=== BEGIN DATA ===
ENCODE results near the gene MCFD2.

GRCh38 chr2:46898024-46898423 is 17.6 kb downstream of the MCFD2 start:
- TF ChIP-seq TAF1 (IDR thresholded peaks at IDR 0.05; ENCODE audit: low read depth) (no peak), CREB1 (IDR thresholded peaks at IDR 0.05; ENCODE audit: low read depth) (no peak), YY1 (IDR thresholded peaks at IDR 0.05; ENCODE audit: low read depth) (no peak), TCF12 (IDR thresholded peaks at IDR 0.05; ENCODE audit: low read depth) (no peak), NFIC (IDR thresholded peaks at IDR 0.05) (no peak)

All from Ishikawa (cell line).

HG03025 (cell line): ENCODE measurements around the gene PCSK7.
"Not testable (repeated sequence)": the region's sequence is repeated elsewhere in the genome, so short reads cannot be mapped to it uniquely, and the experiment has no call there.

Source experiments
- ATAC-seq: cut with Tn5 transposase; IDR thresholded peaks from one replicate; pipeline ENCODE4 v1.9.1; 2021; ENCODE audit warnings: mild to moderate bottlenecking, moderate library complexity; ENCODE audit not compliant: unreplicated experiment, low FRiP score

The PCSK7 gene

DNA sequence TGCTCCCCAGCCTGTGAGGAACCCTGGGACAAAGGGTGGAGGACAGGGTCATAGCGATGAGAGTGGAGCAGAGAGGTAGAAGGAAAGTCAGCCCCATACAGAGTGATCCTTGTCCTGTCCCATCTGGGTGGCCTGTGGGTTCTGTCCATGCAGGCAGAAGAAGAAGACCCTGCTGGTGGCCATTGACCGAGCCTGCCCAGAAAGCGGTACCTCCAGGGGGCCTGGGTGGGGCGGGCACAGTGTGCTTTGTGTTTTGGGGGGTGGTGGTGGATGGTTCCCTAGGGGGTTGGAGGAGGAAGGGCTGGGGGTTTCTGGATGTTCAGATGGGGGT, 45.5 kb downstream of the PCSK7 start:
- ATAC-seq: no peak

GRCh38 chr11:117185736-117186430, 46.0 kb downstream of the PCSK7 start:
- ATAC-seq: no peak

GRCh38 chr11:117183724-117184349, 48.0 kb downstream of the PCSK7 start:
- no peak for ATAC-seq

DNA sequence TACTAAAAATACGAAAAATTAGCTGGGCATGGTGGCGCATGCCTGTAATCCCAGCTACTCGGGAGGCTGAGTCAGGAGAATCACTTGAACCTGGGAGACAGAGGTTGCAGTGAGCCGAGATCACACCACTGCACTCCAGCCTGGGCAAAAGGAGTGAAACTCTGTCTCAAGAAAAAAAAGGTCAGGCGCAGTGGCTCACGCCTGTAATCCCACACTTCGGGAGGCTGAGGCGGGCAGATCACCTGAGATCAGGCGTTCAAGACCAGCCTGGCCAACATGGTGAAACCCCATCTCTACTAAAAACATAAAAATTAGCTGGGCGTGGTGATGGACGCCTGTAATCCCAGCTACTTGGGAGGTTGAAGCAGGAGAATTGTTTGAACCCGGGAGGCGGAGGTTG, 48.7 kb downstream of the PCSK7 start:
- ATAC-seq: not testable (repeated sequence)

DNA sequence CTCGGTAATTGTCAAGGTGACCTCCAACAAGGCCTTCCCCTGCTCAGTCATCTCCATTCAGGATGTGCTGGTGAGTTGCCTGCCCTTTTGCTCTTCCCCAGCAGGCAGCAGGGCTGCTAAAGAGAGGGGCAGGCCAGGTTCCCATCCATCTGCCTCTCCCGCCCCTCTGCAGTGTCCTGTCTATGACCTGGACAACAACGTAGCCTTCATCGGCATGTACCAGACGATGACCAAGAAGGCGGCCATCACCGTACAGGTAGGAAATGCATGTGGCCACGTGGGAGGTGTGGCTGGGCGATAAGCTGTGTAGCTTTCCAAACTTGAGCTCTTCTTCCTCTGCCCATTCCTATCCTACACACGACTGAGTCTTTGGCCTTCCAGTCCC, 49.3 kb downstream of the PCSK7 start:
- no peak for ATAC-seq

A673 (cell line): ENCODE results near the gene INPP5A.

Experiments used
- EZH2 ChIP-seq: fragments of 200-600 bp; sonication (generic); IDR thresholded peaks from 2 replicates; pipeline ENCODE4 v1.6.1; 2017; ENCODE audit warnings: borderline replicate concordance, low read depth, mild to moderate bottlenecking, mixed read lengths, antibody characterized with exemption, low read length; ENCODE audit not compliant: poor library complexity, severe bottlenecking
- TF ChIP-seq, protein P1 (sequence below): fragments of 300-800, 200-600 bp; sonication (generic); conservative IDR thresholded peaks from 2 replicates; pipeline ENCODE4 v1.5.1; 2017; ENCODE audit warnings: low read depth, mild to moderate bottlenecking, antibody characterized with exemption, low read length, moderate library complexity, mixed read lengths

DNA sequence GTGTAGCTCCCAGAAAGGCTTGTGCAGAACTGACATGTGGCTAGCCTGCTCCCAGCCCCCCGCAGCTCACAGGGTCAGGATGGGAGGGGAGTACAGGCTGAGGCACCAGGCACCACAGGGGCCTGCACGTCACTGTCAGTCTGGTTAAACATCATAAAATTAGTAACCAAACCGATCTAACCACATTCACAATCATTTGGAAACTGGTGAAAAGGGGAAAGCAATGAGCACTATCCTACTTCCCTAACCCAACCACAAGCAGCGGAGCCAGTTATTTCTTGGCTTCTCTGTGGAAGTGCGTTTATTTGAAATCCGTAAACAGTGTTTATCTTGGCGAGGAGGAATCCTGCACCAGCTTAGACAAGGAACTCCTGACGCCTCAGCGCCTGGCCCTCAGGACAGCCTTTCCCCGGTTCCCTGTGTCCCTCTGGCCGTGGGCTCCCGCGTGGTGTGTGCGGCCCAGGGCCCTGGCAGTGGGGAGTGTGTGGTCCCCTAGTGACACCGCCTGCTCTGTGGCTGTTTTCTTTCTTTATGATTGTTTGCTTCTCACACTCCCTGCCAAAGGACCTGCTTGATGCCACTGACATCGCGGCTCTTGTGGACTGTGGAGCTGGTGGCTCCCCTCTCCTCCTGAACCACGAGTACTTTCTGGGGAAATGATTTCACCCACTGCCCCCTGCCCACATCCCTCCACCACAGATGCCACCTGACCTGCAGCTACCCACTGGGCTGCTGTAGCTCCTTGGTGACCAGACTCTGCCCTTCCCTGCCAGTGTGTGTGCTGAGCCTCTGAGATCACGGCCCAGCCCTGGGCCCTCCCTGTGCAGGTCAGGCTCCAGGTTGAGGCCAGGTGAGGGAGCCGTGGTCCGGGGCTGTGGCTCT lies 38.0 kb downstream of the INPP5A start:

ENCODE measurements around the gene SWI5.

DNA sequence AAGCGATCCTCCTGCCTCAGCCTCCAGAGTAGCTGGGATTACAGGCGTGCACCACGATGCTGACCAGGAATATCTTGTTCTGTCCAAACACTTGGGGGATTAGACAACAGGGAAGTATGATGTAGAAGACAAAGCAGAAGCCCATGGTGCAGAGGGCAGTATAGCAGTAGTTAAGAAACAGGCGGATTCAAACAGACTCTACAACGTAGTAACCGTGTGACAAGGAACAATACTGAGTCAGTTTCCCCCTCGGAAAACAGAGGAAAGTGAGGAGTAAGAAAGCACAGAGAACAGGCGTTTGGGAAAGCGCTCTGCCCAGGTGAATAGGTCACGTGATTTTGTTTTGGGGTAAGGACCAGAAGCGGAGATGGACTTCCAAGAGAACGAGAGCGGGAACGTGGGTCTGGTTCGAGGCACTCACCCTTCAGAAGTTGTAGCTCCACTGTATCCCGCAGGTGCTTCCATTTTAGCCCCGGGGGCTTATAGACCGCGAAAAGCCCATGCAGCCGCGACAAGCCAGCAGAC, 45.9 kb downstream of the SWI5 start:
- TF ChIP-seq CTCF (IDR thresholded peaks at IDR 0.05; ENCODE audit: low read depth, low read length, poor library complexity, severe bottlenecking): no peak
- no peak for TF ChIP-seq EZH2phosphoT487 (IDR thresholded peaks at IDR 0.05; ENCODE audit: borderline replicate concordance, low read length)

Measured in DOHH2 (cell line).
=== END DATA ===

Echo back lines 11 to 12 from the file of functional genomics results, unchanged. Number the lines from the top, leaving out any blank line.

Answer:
- ATAC-seq: no peak

GRCh38 chr11:117185736-117186430, 46.0 kb downstream of the PCSK7 start: